Review Summary: Bach gets played, and improvised over, by a Jazz trio. It is surprisingly good.3 of 3 thought this review was well written
Bach is arguably the greatest composer to have ever lived. He is also arguably the least accessible to those who don't enjoy classical music. His music is very structured and self contained. His music is difficult to phrase and play. His music was considered passé by his death. Bach owes his current popularity in part to composers from more then a century ago who succeeded in a revival of early music in the 19th century. So it should be no surprise that the music of Bach sounds archaic by todays standards. No, the surprise comes with the freshness that Jacques Loussier adds to these timeless works of art. To add to the shock we have to remember that Jazz music might as well be as old as Bach in the collective consciousness. Doesn't it seems odd then, that adding these two art forms together Loussier was able to create a wonderfully ageless sound? It does, but this does not stop the truth that "Play Bach No. 1" is a album breaming with old ideas that seem new and exciting.
The Album begins with the first prelude of The Well Tempered Clavier. Even if you have hated classical music all your life you will recognize the piece. If you aren't paying attention you might not notice the buzzing bass fluttering around the piano. As the drumming begins to subtly enter the picture you begin to notice that this isn't old fashioned Bach. We have to wait until the end of Bach 's written work for the real jazz to start. And on cue you hear a drum fill and some smooth improvisation. The album has just gotten the respect of every elevator in town. The trio just glazes over the improvisation section like you have heard a million times in shopping malls, cheep restaurants, and any other place where you might find the least offensive music on earth. But at 4:21 you can forgive Loussier for falling into that trap because he begins the prelude again. This time at lightning speed with a walking bass line and a drummer at full swing. You might find yourself shaking your finger along with the music. Now is when you forget that the notes being played are close to 300 years old and the album turing around is a bit over 50.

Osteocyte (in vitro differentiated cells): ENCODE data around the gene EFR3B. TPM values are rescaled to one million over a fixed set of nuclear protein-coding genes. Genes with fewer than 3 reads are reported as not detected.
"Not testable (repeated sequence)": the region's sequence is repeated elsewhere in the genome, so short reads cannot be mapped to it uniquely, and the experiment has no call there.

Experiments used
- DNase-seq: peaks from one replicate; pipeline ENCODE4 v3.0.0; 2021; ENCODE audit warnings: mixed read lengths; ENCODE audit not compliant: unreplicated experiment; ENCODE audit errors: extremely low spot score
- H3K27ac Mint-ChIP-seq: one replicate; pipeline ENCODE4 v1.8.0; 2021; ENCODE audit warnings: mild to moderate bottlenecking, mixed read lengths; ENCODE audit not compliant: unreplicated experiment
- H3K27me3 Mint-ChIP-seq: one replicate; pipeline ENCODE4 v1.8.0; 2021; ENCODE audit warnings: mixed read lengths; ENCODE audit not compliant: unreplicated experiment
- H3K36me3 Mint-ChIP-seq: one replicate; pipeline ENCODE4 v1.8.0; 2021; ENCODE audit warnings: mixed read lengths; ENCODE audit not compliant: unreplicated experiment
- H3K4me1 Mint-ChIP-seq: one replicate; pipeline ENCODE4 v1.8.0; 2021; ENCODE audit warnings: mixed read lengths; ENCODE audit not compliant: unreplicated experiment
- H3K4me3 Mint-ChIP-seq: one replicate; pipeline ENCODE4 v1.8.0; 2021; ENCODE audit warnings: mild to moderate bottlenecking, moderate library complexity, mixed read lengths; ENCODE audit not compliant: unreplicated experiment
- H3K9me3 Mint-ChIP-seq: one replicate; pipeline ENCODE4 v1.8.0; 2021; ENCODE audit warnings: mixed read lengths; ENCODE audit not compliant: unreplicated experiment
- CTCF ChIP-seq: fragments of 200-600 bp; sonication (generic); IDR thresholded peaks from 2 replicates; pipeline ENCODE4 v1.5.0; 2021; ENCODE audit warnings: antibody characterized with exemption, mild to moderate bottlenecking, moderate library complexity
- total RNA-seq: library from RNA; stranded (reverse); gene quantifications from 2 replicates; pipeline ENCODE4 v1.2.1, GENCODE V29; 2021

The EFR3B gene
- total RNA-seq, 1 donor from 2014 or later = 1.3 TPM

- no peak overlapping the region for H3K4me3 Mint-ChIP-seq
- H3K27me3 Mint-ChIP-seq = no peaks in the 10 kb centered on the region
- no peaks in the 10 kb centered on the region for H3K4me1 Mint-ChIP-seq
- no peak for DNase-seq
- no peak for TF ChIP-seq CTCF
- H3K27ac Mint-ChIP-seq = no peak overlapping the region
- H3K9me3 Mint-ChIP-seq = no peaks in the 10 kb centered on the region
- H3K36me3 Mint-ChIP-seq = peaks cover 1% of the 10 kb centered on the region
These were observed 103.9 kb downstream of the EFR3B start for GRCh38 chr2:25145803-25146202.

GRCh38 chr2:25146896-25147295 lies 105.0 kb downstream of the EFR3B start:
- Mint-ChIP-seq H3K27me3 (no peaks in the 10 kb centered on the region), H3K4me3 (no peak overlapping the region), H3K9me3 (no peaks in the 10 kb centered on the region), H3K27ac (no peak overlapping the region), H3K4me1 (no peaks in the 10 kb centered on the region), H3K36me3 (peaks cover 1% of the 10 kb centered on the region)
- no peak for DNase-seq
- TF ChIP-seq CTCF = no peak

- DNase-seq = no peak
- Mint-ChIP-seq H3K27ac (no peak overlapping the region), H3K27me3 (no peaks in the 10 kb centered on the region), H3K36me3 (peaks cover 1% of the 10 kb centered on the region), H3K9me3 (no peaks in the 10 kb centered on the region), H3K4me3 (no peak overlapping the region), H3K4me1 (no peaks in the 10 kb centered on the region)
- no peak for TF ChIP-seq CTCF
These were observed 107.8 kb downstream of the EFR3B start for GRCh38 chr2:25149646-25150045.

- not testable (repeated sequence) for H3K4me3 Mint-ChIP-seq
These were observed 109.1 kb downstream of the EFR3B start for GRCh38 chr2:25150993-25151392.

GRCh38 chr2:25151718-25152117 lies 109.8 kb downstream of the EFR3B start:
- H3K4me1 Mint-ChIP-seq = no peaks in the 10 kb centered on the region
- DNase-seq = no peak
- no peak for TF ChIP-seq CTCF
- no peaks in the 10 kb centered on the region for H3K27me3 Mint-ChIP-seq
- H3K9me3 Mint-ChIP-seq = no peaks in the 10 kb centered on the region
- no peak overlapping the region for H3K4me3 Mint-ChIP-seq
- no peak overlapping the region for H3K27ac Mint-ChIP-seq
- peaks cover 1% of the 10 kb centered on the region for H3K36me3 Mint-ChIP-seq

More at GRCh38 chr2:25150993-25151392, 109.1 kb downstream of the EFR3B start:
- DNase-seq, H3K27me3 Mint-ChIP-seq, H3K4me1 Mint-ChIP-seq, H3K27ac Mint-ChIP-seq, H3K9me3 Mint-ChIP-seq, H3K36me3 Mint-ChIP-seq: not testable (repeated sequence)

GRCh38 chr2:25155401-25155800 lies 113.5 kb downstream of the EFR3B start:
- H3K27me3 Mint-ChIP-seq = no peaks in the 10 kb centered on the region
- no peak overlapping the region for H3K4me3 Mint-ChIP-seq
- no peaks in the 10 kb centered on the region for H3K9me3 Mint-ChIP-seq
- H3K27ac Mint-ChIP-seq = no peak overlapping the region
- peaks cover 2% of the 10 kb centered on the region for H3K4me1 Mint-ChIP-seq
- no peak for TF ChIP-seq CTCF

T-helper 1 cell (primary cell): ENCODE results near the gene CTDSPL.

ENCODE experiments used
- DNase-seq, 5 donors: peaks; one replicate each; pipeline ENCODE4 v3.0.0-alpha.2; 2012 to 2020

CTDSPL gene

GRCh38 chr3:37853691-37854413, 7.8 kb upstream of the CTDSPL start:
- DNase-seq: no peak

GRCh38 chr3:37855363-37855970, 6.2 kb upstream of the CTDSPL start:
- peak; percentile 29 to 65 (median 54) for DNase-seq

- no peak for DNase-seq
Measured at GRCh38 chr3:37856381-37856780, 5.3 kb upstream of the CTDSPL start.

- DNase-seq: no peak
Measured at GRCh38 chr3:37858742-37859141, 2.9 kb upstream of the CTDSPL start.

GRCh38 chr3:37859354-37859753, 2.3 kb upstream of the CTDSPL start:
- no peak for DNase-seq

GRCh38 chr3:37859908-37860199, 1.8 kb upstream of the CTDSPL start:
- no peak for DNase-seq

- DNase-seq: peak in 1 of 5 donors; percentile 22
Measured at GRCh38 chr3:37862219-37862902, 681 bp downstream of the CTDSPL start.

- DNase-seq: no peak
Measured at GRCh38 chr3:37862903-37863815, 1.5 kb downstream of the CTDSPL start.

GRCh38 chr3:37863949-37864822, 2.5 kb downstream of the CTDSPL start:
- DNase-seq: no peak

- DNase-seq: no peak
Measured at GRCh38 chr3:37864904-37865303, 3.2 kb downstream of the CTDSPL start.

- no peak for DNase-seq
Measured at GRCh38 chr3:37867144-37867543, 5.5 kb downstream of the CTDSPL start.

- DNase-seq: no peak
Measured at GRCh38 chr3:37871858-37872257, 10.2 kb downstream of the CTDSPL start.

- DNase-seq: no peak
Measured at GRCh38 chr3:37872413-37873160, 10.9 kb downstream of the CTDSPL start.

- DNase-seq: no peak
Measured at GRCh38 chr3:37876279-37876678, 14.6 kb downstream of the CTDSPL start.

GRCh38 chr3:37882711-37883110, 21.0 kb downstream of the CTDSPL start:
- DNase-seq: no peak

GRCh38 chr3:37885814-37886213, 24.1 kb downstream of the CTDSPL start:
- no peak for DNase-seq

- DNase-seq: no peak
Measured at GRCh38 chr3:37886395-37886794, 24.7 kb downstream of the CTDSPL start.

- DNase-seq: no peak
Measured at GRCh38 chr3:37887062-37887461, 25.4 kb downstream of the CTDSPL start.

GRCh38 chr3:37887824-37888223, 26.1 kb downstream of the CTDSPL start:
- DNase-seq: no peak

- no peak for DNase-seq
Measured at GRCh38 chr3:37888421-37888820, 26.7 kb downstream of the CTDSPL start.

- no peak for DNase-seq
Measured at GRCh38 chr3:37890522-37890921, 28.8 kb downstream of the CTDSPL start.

The next few tracks follow a similar formula. Bach is played for a few seconds and then the trio begin improvising smoothly over the established themes. While the music every now and then gets close to adding the dreaded "zac" to the genre the trio always pull back and start up a new improvisation when they overstep their bounds. And the real genius sets in during the beginning of the third track (Prelude, BWV 847) when they manage to to get the piano line, written by Bach, to fit perfectly with the bass and percussion. Then you stop thinking of the music as jazz or as classical but as a new creation. And while this brilliance last for only a few moments at a time you can't complain when they stop it because the musicianship throughout the whole thing is stupendous. The improvisations are just cool enough to pass for jazz and they last just long enough between Bach phrases that they liven up the record fantastically. The piano work is also fantastic during the Bach as Loussier voice leads excellently and phrases in a very conservative and traditional manner, all the while being experimental enough during his improvisation to add stark contrast between the Bach and his improvisation.
The Album climaxes with the famous Toccata And Fugue In D Minor. The improvisation on this track is ridiculously good. The album is recorded in good enough quality to have you guessing about the release date for a good long time before you come to 1959. The music too feels so fresh, the jazz does not rely on obscure chords and esoteric melodies and the classical isn't enclosed by the predictable and estranging counterpoint, that you could fool your friends into thinking this was released yesterday. The second half the album plays much like the first. It moves between fantastic fusion and coming close to , but never crossing, the line into elevator music. Then again it is jazz fusion so this is one of the better examples of how the genre can actually be captivating.
Overall the music is finely written, the improvisations range from the extraordinary to being just above ordinary, and the musicianship is top class. The album sounds new despite the age of the music within and is a must listen to fans of Bach and a excellent album for anyone else.